Professor David Veale

Treating fears of physical and mental contamination in Obsessive Compulsive DIsorder

July 6th 2021 09.30 to 16.30 (London)

 

Treating contamination fears

Abstract

Contamination is one of the most common fears in OCD. About 1/3rd of people with OCD will have co-morbid depression. A common process in contamination is that of ‘contagion’ or transfer. It can include mental contamination where the source is usually inside the body or all-over dirtiness or polluting thoughts about sex, violence, or blasphemy. Contamination is associated with avoidance behaviour, compulsive washing, checking and mental rituals. The motivation to prevent contamination may be to prevent harm, losing control or to avoid feelings of disgust.

Newer developments In CBT include the role of inhibitory learning in exposure and how this overlap with behavioural experiments and understanding of the problem by testing Theory A / Theory B. Exposure in contamination includes transfer of the “contaminants” and spoiling of compulsions such as washing.  Special consideration in therapy is required for intrusive sexual and violent images. Newer treatment interventions include imagery rescripting for aversive memories and concurrent treatment for depression (for example improving sleep, diet, exercise, social activity and reducing shame).       


Learning objectives

By the end of the workshop participants will 

  1. Understand the phenomenology of obsessional contamination (physical and mental) with special reference to the law of contagion and transfer

  2. Understand the phenomenology of unacceptable thoughts and images and the processes that maintain them

  3. Be knowledgeable about the emotion of disgust and derivatives such as self-disgust (shame), guilt, and contempt in contamination

  4. Use appropriate assessment scales and conduct a functional analysis of cognitive processes and behaviours to develop a formulation

  5. Conduct a real risk assessment for polluting thoughts

  6. Understand the role of inhibitory learning in exposure and the overlap with behavioural experiments

  7. Conduct exposure and response prevention, behavioural experiments, drop safety seeking behaviours and do “anti-OCD” tasks.

  8. Conduct imagery re-scripting for aversive memories

  9. Treat co-morbid depression

References

Rachman, S. (2006) The Fear of Contamination: Assessment and treatment. Oxford University Press

Veale, D, Willson, R, (2006) Overcoming Obsessive Compulsive Disorder. Robinson

 

Professor David Veale

Information about David

Professor Veale is a Consultant Psychiatrist at the South London and Maudsley NHS Trust and The Priory Hospital North London. He is also a Visiting Professor  at the Department of Psychology, King’s College London.

David is a Consultant Psychiatrist at the South London and Maudsley NHS Foundation Trust and the Priory Hospital North London and a Visiting Professor in Cognitive Behavioural Psychotherapies at the Institute of Psychiatry, Institute of Psychiatry, Psychology and Neuroscience, King’s College London. He is past President of The British Association of Behavioural and Cognitive Psychotherapies. He is co-director at the Centre for Anxiety Disorders and Trauma at the Maudsley and the Anxiety Disorders Residential Unit at the Bethlem. His website is www.veale.co.uk. He has published about 100 peer-reviewed articles and four self-help books.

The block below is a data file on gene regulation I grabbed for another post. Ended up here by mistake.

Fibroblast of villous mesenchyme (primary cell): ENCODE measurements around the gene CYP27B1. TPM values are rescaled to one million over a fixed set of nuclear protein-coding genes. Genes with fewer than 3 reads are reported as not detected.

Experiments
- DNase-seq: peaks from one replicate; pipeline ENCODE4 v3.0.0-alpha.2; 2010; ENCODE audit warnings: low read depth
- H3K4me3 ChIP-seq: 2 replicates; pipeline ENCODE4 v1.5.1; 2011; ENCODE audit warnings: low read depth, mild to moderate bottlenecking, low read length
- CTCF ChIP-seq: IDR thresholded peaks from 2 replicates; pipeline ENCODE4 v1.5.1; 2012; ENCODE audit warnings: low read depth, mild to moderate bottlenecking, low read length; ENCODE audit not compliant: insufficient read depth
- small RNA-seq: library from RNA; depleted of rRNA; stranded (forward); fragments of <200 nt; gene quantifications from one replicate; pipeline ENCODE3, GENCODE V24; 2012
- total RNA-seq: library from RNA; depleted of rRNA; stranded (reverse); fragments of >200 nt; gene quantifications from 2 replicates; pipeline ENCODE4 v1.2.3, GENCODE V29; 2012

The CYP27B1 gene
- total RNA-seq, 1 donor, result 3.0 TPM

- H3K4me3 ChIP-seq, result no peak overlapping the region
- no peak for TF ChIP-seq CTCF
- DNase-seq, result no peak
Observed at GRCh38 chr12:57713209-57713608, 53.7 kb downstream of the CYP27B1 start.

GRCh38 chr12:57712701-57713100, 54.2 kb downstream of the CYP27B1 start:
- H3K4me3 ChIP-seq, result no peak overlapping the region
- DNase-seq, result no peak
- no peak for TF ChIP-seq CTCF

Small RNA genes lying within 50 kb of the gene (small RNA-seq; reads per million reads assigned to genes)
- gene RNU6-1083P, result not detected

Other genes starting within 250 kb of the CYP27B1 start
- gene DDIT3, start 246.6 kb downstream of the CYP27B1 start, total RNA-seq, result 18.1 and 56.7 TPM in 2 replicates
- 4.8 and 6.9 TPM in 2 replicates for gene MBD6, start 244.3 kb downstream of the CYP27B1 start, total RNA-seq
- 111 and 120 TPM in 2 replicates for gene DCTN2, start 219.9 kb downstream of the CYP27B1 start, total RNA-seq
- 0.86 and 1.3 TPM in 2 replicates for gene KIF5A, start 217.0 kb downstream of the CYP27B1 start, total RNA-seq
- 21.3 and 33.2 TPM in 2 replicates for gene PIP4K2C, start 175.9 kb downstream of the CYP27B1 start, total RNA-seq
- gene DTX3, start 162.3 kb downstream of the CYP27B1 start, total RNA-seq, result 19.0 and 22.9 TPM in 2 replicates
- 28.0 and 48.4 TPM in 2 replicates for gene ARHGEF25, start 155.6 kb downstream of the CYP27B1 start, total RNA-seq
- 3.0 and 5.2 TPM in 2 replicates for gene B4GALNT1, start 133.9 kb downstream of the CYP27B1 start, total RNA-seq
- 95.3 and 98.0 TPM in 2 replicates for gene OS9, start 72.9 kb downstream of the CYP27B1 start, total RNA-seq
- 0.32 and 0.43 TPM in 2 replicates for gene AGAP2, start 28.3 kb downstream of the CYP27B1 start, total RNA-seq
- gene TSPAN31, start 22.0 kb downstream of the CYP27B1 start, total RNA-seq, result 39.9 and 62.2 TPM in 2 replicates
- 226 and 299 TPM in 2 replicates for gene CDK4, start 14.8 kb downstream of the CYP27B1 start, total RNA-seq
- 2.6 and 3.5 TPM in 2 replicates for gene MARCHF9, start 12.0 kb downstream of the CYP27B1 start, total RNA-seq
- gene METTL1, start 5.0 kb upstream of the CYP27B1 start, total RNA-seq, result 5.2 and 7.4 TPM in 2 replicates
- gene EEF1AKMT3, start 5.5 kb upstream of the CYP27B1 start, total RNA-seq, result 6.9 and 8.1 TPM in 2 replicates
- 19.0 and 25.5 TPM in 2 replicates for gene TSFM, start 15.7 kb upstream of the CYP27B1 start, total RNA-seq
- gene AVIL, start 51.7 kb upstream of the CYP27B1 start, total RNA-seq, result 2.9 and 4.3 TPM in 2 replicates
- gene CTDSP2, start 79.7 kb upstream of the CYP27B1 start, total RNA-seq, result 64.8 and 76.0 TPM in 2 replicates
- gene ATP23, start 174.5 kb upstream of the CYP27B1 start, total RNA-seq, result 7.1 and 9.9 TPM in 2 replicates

David specialises in obsessive compulsive disorder (OCD), body dysmorphic disorder (BDD), health anxiety and a specific phobia of vomiting (emetophobia). He is also interested in the rapid treatment of depression using Wake and Light Therapy. and nutritional psychiatry.

Education/Academic qualification

  • Doctor of Medicine, University of London

    1995

  • Master of Philosophy, Royal Free School of Medicine

    1989

  • Bachelor of Medicine and Bachelor of Surgery, Royal Free School of Medicine

    1982

  • Bachelor of Science in Psychology, Bedford College, University of London

    1979

Professional Qualifications

  • Fellow, British Psychological Society , FBPsS

    Dec 2015 - 

  • Fellow of the Royal College of Psychiatrists, FRCPsych 

    2003 - 

  • Member of the Royal College of Psychiatrists, MRCPsych

    1987 - 

 

Books by David Veale

This is a selection of books written by Professor Veale that might be of interest if you would like to join his workshop or find out more about his work,

71l6pJjhXTL._AC_UY436_QL65_.jpeg
41kOctQugjL._SX333_BO1,204,203,200_.jpeg
41ENpiIYTKL.jpeg
41jFZGIF03L._SX383_BO1,204,203,200_.jpeg
711tq1b6OPL._AC_UY436_QL65_.jpeg
419KUJaikWL._SX317_BO1,204,203,200_.jpg

 

The OCD 'Bully'

People with OCD often consider their OCD to be like a bully or a demon that has to be obeyed. During the process of cognitive behaviour therapy, they may be encouraged to “externalise” their bully and to act against it by doing the opposite to what the bully demands. Clinicians at the Institute of Psychiatry decided to make  a humanoid version of an OCD bully or monster. On the outside of the bully are various manifestations of OCD – for example a clock that represents the wasted time of compulsions; a toilet seat that is full of “germs”; knives for fears of being violent; words such as “Paedophile” and numbers such as “666”. The bully has several eyes to depict the vigilance for threat. A door in its chest opens to reveal a heart of stone. At the base is a broken mirror.

The Bully was featured in the British Medical Journal (BMJ 2010; 341: c2596).


It was unveiled by Professor Jack Rachman on 9th March 2010. Professor Rachman  is a leading authority on OCD and used to work on the unit in the 1980s. It is now on permanent loan to the Anxiety Disorders Residential Unit at the Bethlem Royal Hospital from David Veale, who commissioned the piece from his friend Steve Caplin.

 
 
  • Twitter
  • Instagram
  • Facebook

©2020 by CBTReach. Proudly created with Wix.com